Communicating Feeling Through Art

gooddayIt’s Gonna Be a Good Day
12×12 oil on canvas

This is the first portrait I’ve painted totally from imagination in a long time. I forgot how much fun faces are to paint! I’ve been giving serious thought to my art practice lately. I tend to be all over the map…portraits, landscapes, still life, abstracts, and that is not what I really want.

I think I’ve come to a crossroads with my art in which I need to really decide what it is I want to communicate and how I want to communicate that. I’ve always thought I wanted to communicate feeling, and I think this is still true. Yes, I can communicate a feeling through my abstracts as well, but I think it is easiest for people to connect with portraits. After all, everybody knows what a face looks like.

I think it’s easier to capture an emotion in a portrait than it is a landscape or a still life. Whether it’s an emotion from the day or an experience, or an emotion I simply want to convey, a face can capture it clearly.

So after saying all that, I don’t think portraits are any higher value than any other type of art. However, if your goal is to communicate a feeling, maybe it’s most easily done with portraits. I want people to feel an emotion when they view my artwork, not just say, “Oh that’s pretty.” And as much as I love creating still life paintings, I feel like that’s the kind of response I’m getting from them.

Another thing I love about portraits is that this one I did from my imagination, and I thinking painting from imagination is hard. In some ways, for me anyway, it is more challenging than executing painting techniques.

Just thought I’d share where my thought process are in this never-ending journey of being an artist. I’m seriously thinking about creating faces for a bit and seeing how that goes.

If you are an artist of any kind, what has your journey been like? Did you have a hard time narrowing down what it is you want to be doing? I’m finding it difficult but I’m not giving up!

Lori

 

Has Visual Art Ever Made You Cry?

No. 61 (Rust and Blue) by Mark Rothko
By Museum of Contemporary Art, Los Angeles, Fair use, https://en.wikipedia.org/w/index.php?curid=23217157
No. 61 (Rust and Blue) by Mark Rothko

I am an acrylic painter living in Southwestern Indiana who publishes art related blog posts regularly. Sign up to receive updates from my blog at the bottom of this page. 😊

I was in deep thought while traveling today, husband asleep in the passenger seat, daughter watching a movie in the back seat. “River of Dreams” by Hayley Westenra started playing and almost immediately brought me to tears, as always, and as more than one of her songs can accomplish when I listen. The tempo, the notes, the rhythm, pretty much everything about the song moves me to cry every time. Then it occurred to me that a painting has never moved me to shed tears, or any piece of 2D art for that matter, which is ironic since I’m a painter. I am often very moved by paintings, but not to the point of crying.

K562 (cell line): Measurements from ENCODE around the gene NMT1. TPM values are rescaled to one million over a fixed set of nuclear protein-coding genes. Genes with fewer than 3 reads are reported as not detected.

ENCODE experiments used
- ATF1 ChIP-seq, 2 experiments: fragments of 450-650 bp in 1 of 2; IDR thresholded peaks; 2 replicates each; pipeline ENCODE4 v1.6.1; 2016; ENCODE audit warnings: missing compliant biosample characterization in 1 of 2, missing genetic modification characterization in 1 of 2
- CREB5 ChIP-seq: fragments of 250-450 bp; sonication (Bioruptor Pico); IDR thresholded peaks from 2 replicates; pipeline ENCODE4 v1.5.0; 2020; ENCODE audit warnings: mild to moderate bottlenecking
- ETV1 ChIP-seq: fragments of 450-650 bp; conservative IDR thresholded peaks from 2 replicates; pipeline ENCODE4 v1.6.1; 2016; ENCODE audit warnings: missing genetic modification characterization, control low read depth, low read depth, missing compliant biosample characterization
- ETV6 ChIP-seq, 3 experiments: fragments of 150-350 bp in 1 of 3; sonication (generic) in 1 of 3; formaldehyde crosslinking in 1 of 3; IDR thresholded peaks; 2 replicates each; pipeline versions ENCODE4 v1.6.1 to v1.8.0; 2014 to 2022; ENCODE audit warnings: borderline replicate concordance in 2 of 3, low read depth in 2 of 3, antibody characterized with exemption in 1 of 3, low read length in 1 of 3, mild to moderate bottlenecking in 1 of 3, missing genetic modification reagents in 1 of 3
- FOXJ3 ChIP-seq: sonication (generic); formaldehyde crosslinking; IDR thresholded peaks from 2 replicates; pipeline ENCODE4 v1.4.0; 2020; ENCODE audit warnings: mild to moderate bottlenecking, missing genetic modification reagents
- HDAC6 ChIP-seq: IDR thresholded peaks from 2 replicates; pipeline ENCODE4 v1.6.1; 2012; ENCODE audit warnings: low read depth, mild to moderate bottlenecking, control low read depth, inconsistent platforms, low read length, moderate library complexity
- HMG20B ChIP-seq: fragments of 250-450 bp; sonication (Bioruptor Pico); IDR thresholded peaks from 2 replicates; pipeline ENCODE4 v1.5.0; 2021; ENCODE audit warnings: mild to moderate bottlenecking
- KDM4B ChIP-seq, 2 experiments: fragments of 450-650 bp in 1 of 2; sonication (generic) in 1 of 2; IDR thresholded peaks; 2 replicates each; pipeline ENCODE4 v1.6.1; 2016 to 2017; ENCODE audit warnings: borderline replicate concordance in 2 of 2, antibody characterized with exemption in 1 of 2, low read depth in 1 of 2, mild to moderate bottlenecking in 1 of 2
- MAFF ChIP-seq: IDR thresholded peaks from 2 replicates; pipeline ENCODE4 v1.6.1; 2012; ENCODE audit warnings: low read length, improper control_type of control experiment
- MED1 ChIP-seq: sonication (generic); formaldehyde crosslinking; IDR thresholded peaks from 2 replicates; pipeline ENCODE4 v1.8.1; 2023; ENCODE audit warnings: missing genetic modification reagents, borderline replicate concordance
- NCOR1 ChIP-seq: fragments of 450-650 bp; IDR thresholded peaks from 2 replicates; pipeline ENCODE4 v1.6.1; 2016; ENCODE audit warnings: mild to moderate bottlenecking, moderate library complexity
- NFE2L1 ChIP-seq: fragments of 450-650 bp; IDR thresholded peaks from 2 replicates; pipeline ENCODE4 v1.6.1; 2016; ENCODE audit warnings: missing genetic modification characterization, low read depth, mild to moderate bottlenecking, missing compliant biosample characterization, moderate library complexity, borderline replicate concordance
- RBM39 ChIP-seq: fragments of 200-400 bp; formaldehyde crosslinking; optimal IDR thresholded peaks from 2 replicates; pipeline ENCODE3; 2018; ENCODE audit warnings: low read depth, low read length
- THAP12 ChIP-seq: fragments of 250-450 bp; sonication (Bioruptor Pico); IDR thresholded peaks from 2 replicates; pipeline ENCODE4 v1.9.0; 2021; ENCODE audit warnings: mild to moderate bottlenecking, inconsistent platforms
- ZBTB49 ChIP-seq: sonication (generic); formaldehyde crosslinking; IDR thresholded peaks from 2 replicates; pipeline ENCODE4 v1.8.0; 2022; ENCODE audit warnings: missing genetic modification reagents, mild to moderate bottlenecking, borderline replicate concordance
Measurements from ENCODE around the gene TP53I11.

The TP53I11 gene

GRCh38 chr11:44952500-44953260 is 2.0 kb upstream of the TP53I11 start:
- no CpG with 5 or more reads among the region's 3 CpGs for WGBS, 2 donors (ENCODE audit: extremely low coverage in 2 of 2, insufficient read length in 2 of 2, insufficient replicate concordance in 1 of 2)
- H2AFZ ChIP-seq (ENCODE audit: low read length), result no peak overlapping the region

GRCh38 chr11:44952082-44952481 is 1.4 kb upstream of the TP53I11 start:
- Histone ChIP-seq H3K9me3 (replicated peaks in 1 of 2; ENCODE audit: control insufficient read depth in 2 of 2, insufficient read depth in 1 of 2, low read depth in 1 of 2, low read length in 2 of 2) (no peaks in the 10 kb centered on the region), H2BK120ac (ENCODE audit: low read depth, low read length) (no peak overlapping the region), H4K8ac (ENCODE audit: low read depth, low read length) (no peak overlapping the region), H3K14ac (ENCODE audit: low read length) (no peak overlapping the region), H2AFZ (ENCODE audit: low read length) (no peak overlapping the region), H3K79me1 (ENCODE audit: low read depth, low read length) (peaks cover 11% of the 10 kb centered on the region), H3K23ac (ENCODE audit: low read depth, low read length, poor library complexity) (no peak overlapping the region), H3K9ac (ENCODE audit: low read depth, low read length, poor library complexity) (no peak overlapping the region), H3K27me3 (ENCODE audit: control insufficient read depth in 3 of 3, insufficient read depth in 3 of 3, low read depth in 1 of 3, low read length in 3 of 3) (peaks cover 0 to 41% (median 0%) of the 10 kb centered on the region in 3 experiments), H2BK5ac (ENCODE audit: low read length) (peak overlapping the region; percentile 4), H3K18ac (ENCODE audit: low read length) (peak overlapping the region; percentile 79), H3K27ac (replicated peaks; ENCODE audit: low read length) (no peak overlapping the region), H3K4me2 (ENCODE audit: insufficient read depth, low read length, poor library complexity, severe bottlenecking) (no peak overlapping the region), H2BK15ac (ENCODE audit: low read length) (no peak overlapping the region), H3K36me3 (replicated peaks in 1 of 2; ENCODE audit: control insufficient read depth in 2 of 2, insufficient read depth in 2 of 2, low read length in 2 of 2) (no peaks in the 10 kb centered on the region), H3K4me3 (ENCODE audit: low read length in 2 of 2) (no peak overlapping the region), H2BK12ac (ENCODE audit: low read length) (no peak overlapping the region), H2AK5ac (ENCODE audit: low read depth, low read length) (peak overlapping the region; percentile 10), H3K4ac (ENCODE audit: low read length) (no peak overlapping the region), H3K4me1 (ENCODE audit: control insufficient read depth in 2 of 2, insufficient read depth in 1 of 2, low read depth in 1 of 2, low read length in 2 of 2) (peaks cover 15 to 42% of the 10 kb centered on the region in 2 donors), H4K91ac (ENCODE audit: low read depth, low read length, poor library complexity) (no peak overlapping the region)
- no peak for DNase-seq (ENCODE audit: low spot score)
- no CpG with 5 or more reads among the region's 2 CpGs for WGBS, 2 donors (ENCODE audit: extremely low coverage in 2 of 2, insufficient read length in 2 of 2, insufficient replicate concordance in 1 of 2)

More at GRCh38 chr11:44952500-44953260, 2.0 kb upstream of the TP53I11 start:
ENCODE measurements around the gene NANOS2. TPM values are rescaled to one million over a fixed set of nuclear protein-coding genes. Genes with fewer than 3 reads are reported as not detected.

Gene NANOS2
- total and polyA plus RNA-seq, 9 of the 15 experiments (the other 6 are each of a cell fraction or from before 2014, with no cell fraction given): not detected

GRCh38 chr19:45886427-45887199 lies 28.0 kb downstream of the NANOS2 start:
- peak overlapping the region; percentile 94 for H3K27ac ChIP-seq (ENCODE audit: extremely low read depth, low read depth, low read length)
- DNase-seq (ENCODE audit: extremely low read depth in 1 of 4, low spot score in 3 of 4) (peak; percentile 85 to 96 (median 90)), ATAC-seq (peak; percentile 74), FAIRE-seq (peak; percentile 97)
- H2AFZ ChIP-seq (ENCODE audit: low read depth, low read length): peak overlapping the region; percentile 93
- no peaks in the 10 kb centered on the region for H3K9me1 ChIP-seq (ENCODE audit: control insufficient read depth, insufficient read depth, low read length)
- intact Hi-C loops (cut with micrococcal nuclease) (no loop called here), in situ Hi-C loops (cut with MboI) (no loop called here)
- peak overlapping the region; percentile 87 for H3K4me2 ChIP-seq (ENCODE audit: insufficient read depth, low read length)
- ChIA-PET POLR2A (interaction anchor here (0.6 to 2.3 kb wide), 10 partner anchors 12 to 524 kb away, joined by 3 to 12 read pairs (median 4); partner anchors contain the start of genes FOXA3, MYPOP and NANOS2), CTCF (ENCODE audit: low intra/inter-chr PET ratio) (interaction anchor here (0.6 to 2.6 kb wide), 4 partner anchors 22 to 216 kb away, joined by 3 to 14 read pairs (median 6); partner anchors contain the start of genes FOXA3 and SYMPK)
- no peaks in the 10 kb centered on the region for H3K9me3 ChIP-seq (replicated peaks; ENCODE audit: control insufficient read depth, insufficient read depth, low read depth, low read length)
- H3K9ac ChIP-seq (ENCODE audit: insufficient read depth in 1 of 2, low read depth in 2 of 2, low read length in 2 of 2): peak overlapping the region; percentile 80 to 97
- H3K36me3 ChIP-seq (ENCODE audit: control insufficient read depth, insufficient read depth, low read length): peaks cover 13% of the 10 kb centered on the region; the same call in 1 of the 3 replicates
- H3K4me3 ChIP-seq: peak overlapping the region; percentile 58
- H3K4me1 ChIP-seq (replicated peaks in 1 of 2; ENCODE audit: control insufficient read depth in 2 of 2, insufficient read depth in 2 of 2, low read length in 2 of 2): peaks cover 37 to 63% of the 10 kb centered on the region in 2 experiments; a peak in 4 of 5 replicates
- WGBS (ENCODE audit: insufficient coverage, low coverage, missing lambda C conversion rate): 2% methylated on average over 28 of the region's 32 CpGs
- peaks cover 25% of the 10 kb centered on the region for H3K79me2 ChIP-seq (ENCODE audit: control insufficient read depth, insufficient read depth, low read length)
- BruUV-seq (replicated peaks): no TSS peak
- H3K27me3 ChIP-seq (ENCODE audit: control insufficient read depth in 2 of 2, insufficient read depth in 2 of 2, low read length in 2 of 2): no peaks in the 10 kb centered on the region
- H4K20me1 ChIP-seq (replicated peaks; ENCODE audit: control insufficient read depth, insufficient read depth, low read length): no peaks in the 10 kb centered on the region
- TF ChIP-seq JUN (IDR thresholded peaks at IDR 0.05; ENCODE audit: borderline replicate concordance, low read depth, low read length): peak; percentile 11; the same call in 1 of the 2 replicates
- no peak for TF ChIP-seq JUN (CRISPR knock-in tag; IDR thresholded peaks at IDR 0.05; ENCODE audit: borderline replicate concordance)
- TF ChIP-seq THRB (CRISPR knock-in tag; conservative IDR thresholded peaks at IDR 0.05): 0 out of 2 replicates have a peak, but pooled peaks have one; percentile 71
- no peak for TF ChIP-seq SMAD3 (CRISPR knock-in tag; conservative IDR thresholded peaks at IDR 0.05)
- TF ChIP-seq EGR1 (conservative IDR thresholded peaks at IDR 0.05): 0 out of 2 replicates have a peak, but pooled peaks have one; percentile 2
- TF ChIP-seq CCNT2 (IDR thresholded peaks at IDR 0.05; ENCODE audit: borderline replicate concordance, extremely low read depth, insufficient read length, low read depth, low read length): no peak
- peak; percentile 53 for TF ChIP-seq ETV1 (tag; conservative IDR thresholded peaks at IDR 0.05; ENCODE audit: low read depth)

Mark Rothko’s massive color field paintings, as shown above, have been known to move people to the point of tears.  I’ve experienced a pretty wide range of emotions from viewing visual art, but have cried only once, which was precipitated by a piece sculpted by a Central European artist. I didn’t even see it in person either, but simply saw a photo of it online.

Since I love communicating visually through the arts, why is it that I haven’t cried over more than one piece of visual artwork? Furthermore, why haven’t I been compelled, until now really, to create work that moves others in that same way?

The musical arts, literary arts, and performing arts can evoke sadness in me much more easily than the visual arts, probably due to the static nature of most visual art. I’ve been in the car crying over a sad song and flooded with tears on my face from watching a ballet or another form of dance countless times, and I wish I could say paintings have brought me to tears, but they have not. I’ve even had my share of visiting large museums in many cities, too, including Boston, New York City, and Chicago, and  I’ve seen some pretty major and historical paintings in person.

If you’ve ever cried as a result of viewing art, was it a 2D or 3D piece? Was it the sheer size of the piece, the colors, the content, the subject, or the movement of the piece that brought you to tears? Was it because it struck a personal chord with you? I would love to hear how art moves you and about what piece(s) have made you cry.

After thinking about this and having a meaningful conversation with my husband today about this subject, it is now my career life’s quest to create a painting (or more) that can make people cry. I say “life quest” because who knows, it may take a lifetime, if it ever happens at all. But before that, I am hoping to find a painting that can move me to the point of crying just as the European artist’s sculpture.

Cheers!
Lori

Follow me on Instagram at www.instagram.com/loririvera.art
Like me on Facebook at www.facebook.com/loririvera.art